HCM is a private marina with 110 slips, located on the northern shore of Salem Harbor (42.5214, -70.8825). Float fouling communities are dominated by ascidians and arborescent bryozoans on the vertical surfaces and by mussels and clonal anemones (Metridium senile (Linnaeus, 1761)) on the horizontal surfaces. Sides of floats are scraped annually by marina staff for maintenance purposes. Depth at HCM ranges from 1 to 4 m. HCM is known for its exceptionally high load of introduced species compared to other sites in the Gulf of Maine (Pederson et al., 2005; Wells et al., 2014).

Laboratory culture and measurement methods

Polyps of about 250 S. elegans individuals were collected from several different locations on the floating docks in HCM during October 2010 in order to create cultures for use in the following experiments. Polyps were removed from the shells of the mussel Mytilus edulis Linnaeus, 1758 by hand and were placed in shallow dish pans held at 15 [degrees]C on a 12h: 12h light: dark cycle in a temperature- and light-controlled room at the University of New Hampshire. Cultures were fed brine shrimp Artemia franciscana Kellogg, 1906 three times weekly. Anemones were allowed to asexually reproduce, and the asexual products were used in the subsequent experiments. Cultures were not maintained as clonal lines.

Wells (2013) found that the best method for accurately measuring the growth of anemones, without disturbing and removing them from their substratum, was to measure the pedal disk surface area (PDSA), assuming that the pedal disk was ellipsoid. The following equation for an ellipsoid was used to calculate pedal disk surface area for S. elegans:

PDSA = [pi] x [[D.sub.maj]/2] x [[D.sub.min]/2],

where [D.sub.maj] is the length of the major axis of the pedal disk (i.e., maximum diameter) and [D.sub.min] is the length of the minor axis (i.e., perpendicular to the maximum).

Field density

Field surveys were conducted to explore the seasonal population dynamics of S. elegans in its introduced range and to find any remnant populations. Because S. elegans was expected to maintain an annual population at HCM, surveys in 2009 and 2010 were originally conducted for other purposes; and their methods differ slightly from the more extensive 2011-2013 surveys.

On October 23, 2009, during a pilot study, the density of S. elegans was approximated by counting all polyps on haphazardly chosen vertical sides of 15 floats (about 0.40 [m.sup.2]) at HCM. In the late summer to early winter of 2010, the density of S. elegans was approximated by counting all polyps on haphazardly chosen vertical sides of 20 floats at HCM. Counts were done from August to December monthly (four surveys). From June 2011 to January 2013, every 1-4 weeks (48 surveys), the density of S. elegans was approximated by counting polyps within 0.06-[m.sup.2] (0.25 x 0.25-m) polyvinylchloride (PVC) quadrats laid haphazardly on a vertical side of 30 floats at HCM. A scuba survey was performed in November 2011 to determine whether S. elegans was on the underside of the floats. The bottoms of 54 floats were examined for S. elegans polyps. In November and December 2012, floating docks and other structures were examined for polyps of S. elegans via kayak (Table 1).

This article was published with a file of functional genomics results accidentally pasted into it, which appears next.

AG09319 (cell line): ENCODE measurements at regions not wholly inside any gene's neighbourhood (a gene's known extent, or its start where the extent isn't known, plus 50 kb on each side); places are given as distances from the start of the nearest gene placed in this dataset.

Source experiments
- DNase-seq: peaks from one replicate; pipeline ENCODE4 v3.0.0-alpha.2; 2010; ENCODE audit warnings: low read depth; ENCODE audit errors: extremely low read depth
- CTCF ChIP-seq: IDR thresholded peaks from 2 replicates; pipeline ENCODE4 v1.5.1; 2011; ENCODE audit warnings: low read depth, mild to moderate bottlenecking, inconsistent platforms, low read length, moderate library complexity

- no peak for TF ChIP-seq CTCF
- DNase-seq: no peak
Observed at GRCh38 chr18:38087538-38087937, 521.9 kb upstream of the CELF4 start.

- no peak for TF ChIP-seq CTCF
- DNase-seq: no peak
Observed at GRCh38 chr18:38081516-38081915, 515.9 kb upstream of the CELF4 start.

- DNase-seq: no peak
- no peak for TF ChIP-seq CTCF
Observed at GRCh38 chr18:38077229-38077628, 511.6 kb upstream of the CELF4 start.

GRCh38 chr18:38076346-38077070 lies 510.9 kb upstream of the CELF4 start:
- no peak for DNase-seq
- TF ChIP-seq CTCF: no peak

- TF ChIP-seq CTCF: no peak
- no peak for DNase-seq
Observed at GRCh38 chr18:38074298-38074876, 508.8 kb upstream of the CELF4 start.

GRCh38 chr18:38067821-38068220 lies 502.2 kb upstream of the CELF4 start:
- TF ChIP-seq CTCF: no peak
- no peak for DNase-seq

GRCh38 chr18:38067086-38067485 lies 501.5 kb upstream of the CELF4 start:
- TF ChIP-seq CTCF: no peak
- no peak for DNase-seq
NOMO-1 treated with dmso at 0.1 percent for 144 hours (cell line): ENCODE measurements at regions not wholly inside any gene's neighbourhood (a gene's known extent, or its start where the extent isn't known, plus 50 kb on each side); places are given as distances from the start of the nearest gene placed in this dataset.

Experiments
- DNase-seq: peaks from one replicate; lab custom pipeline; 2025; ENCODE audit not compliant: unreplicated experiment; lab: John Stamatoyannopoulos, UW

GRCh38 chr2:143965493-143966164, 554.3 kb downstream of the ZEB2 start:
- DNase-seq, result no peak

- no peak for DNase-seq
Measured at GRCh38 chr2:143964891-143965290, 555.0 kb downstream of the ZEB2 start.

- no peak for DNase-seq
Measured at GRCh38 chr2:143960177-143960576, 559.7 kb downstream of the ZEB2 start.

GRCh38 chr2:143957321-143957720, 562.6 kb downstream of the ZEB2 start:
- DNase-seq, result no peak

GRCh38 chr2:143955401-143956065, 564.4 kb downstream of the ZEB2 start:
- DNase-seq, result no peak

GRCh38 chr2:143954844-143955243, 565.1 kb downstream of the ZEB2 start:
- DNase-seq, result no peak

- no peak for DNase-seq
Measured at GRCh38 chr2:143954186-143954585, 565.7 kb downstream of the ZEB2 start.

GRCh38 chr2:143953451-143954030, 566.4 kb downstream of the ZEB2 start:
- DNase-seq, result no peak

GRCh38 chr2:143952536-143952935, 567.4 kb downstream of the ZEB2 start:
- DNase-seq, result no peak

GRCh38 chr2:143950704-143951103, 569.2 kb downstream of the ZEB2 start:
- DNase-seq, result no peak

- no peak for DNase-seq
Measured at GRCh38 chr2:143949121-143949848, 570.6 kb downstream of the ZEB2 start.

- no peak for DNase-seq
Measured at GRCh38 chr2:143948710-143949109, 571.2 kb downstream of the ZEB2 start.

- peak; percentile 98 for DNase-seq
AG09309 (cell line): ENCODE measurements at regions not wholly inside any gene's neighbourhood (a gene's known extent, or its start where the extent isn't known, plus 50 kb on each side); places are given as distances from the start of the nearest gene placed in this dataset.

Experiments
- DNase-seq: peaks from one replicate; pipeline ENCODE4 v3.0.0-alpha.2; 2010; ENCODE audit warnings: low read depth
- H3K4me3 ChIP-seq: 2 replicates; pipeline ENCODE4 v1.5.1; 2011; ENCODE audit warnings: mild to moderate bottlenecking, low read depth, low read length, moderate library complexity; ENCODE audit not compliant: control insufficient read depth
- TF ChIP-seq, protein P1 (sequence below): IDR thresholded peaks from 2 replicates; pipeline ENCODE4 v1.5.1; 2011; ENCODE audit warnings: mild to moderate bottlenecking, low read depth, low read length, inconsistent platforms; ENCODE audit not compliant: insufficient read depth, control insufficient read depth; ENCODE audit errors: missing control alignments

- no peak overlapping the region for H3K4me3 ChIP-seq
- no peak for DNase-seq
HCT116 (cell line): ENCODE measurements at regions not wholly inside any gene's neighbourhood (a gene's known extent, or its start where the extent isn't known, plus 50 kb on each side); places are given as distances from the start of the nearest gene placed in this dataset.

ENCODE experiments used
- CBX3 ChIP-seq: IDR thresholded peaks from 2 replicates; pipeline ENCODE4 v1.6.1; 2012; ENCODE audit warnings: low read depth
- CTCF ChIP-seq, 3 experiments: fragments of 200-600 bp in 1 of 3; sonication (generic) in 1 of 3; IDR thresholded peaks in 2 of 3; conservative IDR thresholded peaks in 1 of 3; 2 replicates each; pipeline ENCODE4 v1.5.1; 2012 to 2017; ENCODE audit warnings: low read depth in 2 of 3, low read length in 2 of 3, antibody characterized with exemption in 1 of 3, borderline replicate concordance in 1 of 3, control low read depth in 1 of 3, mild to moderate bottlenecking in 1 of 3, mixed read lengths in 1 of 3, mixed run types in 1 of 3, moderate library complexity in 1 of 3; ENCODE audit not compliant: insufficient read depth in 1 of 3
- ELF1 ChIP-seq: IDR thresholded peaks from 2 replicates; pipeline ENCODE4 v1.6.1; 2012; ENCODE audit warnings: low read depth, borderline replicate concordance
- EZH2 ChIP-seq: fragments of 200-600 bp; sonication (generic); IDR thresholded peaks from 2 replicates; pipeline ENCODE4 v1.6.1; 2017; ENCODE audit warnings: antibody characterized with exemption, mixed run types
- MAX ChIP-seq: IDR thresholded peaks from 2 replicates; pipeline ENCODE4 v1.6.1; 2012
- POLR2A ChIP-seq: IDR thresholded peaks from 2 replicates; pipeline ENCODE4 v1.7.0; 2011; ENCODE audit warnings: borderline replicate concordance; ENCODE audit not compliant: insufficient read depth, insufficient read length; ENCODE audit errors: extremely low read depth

Field survival and growth study

Temperature is highly variable within Salem Harbor, and temperature is frequently indicated as the major reason for established populations failing (Zenni and Nunez, 2013). Laboratory-cultured anemones were allowed to attach to panels; and the panels were hung off HCM in two separate years to explore the relationship between temperature and S. elegans growth, asexual reproduction, and survival. In June 2011, 10 sanded but otherwise clean acrylic glass panels (0.01 [m.sup.2], 10.0 x 10.0 x 0.4 cm) with 5 polyps of S. elegans were hung. Panels were hung so that they were isolated from the floats at HCM to prevent predation. Floating structures, such as fouling panels, have reduced predation because of their isolation from habitats with predators (Dumont et al., 2011). At the start of the experiment and about every two weeks thereafter, we noted PDSA, number of pedal lacerates (i.e., asexual offspring) produced, and whether or not animals had visibly ripe gonads, until all animals had released from the panels or died, in January 2012. Animals that had released from the panels were assumed to have died because there are few suitable habitats for hard-bottom anemones such as S. elegans underneath HCM and because there is a substantial population of their predator, the nudibranch Aeolidia papillosa (Linnaeus, 1761) (Wells, 2013). Pedal lacerates were discarded so that daughter anemones would not compete for space with the original anemones and to facilitate tracking of adult survival. Temperature was measured concurrently using a HOBO Pendant temperature and light data logger 64K (Onset Computer Corporation, Bourne, MA) set to measure temperature every 20 minutes. From June 2012 to January 2013, the experiment was repeated with 10 polyps of S. elegans per panel. Measurements of PDSA were taken every one to two weeks, but pedal lacerates were not counted. Panels were removed in January 2013. Linear regressions comparing size (both years) and asexual reproduction (2011 only) to temperature were performed. Size measurements from 2011 and 2012 were pooled. Because animals died or fell off the panels and because panels fell off as a result of wave action throughout the experiment, sample size varied across time.

Laboratory temperature and salinity study